Hey everyone, this week we’re going to tie up a few things. Having nailed the basics of Definitions and the Principles of Training (POT), we can now sensibly progress to answering the questions like why 3 sets of 10 isn’t good enough.:
– Should we move away from 3 sets of 10-12 reps?
– Should I do 8 reps with heavy weights or 30 reps with a lighter weight?
– How do you manipulate load, reps and sets to achieve specific goals
Thank you to people such as @dansilver32, @Retlouping and @tomgoom for firing these questions over.
3 Sets of 10; What Is Your Training Aim?
First off, a big fat YES, to ‘should we more away from 3 sets of 10-12 reps‘! I can’t shout this loud enough. Okay, some of you may argue for its utility, but for me, this can only really be an effective training stimulus for:
- familiarising tissue to accommodate load (which would be in the acute phase of rehab) OR
- when you stipulate lift to failure (the RM principle), and even then we can do better!
An educated guess would be that we generally give out these exercises on printed pieces of paper without individualising the prescription OR stipulating what determines exercise cessation (i.e. the intensity of the exercise).
So, in determining the exercise prescription and the manipulation of reps / sets / intensity you need to be specific about what you want to achieve (the specificity part of the POT). From a muscle performance perspective we can broadly focus on:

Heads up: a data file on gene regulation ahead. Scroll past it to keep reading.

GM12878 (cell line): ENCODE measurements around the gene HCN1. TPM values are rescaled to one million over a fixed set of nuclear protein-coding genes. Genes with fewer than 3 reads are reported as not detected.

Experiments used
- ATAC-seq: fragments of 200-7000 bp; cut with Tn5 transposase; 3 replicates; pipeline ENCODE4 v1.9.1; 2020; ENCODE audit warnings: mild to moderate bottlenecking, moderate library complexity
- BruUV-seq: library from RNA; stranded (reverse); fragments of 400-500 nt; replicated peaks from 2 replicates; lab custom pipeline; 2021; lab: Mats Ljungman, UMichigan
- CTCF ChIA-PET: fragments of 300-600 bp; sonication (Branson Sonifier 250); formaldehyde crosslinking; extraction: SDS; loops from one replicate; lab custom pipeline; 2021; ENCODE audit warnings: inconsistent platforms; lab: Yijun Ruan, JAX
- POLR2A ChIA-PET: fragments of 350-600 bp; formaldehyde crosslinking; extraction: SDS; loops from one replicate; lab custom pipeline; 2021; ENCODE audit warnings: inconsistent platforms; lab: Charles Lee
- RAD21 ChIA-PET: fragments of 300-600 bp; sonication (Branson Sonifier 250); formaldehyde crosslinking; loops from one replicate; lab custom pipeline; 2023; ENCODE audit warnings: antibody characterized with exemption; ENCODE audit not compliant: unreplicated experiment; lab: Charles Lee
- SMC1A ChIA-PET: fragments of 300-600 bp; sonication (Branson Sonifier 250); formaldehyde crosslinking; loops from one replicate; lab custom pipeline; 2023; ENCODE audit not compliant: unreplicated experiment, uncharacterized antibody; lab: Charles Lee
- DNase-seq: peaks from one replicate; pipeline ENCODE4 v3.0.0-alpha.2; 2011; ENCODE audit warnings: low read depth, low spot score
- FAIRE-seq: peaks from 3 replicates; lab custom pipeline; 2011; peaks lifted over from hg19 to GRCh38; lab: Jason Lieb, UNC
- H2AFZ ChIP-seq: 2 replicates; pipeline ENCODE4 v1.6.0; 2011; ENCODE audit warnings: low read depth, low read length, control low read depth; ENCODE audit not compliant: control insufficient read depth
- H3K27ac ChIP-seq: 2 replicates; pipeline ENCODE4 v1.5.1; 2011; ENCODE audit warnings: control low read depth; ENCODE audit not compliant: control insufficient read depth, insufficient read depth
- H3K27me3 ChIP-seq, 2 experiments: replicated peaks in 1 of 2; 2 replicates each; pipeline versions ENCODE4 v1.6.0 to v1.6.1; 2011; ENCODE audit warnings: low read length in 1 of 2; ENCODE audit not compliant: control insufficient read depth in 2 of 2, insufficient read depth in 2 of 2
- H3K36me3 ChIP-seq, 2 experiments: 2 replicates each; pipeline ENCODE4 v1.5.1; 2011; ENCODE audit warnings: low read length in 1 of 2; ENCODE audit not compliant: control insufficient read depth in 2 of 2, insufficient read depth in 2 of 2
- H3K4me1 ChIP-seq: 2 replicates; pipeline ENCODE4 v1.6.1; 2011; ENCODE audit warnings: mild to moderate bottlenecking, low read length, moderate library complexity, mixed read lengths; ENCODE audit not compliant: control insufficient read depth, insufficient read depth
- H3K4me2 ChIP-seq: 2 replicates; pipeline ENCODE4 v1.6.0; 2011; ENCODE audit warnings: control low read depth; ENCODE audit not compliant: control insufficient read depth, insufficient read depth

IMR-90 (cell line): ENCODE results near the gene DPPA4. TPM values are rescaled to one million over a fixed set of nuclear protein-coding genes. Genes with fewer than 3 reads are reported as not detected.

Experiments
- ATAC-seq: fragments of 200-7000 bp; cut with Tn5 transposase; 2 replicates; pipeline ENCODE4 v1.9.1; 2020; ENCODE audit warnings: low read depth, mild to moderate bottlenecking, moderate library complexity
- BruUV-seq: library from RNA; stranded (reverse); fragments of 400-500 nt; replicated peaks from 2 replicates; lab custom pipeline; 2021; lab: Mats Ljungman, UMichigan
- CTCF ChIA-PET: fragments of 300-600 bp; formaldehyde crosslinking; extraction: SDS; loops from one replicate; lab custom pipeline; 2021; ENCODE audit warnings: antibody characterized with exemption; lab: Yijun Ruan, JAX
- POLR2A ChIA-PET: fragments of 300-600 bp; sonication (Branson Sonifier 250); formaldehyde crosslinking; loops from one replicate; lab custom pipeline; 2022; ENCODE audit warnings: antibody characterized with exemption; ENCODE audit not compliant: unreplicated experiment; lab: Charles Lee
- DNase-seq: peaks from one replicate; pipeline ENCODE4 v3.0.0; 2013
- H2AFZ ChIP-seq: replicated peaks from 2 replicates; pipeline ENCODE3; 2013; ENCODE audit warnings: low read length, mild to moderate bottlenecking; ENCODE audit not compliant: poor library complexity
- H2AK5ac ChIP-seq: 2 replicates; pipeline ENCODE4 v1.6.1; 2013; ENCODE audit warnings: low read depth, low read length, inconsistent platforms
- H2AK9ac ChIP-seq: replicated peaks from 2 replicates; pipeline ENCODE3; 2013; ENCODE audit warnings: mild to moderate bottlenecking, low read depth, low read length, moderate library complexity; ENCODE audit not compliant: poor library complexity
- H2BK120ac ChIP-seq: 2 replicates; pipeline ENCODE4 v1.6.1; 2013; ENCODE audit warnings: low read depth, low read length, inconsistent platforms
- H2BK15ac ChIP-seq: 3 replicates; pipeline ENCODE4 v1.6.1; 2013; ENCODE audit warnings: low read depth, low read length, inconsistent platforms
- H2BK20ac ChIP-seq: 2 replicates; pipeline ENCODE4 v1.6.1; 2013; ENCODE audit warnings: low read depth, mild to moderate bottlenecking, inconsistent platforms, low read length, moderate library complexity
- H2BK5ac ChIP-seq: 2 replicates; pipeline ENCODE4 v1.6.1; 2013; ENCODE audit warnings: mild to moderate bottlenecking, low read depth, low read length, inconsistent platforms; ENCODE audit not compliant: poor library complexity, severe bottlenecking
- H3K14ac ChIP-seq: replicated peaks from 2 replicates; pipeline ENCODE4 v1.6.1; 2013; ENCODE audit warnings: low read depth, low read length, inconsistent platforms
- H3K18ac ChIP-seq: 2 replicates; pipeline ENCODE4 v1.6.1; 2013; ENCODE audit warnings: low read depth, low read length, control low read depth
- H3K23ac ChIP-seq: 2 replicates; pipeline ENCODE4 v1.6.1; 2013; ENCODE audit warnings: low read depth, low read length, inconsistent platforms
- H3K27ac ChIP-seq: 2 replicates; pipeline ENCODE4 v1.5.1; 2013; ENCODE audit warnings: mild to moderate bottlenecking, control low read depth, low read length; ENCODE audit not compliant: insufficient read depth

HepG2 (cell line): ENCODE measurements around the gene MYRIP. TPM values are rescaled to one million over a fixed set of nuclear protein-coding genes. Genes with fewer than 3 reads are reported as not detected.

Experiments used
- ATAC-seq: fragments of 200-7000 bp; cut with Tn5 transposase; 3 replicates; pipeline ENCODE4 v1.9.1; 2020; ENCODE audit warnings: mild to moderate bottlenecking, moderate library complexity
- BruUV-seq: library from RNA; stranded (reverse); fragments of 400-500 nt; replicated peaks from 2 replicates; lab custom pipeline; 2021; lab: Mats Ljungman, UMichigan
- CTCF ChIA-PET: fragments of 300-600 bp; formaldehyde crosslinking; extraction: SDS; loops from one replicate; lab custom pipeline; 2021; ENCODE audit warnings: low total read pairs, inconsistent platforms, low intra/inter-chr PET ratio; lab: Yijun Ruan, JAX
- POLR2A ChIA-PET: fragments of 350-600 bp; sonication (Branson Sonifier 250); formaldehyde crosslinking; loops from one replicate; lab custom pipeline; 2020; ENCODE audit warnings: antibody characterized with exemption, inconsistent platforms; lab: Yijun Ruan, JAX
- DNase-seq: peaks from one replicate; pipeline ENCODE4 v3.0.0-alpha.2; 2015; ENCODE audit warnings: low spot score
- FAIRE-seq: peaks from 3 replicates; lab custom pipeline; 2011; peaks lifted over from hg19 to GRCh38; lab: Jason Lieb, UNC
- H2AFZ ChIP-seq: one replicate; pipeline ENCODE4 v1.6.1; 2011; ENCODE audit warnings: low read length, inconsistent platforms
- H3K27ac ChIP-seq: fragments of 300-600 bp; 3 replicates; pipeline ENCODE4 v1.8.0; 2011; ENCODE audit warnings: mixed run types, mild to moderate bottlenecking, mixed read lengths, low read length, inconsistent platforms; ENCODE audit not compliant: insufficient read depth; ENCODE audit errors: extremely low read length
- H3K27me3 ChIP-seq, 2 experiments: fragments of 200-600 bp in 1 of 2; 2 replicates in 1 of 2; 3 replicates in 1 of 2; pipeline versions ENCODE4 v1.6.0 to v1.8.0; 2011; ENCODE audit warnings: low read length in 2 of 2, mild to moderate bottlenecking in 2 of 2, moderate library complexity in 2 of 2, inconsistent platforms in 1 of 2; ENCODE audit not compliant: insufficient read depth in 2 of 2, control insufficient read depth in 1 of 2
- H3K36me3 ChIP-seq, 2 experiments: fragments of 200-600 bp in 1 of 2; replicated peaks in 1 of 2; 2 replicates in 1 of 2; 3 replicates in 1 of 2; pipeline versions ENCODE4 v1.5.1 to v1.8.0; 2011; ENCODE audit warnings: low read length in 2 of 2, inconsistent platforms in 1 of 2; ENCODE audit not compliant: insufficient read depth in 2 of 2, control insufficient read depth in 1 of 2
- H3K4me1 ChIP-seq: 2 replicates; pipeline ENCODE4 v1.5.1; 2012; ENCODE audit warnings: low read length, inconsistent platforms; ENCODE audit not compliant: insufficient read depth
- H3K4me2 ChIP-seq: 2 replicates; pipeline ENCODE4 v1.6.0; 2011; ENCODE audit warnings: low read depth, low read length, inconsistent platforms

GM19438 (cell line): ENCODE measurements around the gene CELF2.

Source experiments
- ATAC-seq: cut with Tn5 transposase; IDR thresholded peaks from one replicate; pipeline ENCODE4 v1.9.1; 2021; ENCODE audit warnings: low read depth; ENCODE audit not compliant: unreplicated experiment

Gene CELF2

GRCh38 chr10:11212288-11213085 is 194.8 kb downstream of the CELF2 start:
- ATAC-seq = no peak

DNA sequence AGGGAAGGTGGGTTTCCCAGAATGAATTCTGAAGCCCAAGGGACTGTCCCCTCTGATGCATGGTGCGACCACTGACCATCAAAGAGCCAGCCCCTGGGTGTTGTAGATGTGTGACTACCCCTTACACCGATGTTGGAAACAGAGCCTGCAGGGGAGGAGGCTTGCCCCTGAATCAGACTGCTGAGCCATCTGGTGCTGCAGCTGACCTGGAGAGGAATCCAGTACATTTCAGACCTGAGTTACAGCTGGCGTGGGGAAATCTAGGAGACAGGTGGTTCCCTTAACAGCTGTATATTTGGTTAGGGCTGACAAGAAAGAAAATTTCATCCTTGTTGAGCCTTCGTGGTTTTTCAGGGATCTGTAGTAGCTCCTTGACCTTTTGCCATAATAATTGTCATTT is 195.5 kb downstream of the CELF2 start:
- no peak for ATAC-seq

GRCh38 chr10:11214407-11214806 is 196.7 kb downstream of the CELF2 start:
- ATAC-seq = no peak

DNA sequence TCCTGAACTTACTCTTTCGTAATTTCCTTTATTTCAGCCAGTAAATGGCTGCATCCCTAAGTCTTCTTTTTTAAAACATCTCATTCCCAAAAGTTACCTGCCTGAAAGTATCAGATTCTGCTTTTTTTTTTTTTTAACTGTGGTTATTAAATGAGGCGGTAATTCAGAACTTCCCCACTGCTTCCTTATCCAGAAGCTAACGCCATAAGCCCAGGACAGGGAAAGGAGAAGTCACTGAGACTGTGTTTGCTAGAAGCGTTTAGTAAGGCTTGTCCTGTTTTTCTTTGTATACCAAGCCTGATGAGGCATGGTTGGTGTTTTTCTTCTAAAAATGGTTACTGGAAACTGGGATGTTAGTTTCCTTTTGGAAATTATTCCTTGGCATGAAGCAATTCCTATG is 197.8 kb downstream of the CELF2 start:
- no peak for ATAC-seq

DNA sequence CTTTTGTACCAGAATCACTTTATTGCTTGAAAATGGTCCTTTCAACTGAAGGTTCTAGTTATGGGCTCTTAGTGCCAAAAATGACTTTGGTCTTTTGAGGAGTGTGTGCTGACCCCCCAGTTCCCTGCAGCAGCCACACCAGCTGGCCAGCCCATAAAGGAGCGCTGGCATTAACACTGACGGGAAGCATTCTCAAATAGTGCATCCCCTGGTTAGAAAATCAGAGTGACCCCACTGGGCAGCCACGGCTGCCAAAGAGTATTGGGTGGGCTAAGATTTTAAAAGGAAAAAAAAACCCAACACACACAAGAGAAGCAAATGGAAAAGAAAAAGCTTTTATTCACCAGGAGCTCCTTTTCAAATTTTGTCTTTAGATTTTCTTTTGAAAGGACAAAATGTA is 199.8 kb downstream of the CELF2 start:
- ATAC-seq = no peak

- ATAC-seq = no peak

In last week’s post I proposed a way of determining what’s important and when throughout a rehabilitation programme using the periodisation principle. We know that often patients need to make improvements across several performance outcomes, however, we also know we require a structured approach and discrete focus on each to achieve optimal improvements.
Assigning The Training Load
Here are some basic principles to follow when assigning your muscle rehabilitation interventions. First, have a look at the figure below. A bit busy, I know, but focus on the Repetitions Maximum Continuum bit first. The numbers indicate the intensity of the exercise: 5 RM = a load that can only be lifted 5 times; 12 RM = a load that can only be lifted 12 times, and so on…
Now look at the size of the text: Strength; Power, Hypertrophy, Muscular Endurance. The larger the size of text, the larger the training stimulus at that corresponding intensity. So, if we look at 10-12 RM where I’ve placed the question mark, we can see that we’re not really maximising any training stimulus. Another nail in the coffin for 10-12 reps?!
Training Load For Endurance
For me this is the easiest of the 3 to rehab. In general, as shown above, resistance training with moderate to low weights and high repetitions has been shown by most studies to be the most effective method to improve local muscular endurance. To be pedantic, we could ask what type of muscular endurance are you focussing on – high-intensity or low intensity? This will be determined by your patient end-goals.
If you look at the figure again you’ll see which RM range you need to improve endurance. if we’re truly working to failure, (which most exercise prescriptions don’t) 12RM can actually provoke a high-intensity muscle endurance adaptations, as illustrated in the classic study by Campos et al (2002)…so potentially 12RM isn’t all that bad, if done properly!
Training Load For Strength
3-5 RM. Yes, that heavy! You may read studies that have measured strength gains using 8-12RM, or greater, however, when you compare the improvements made, invariably they’re curtailed in the lighter load vs. heavier load studies/conditions.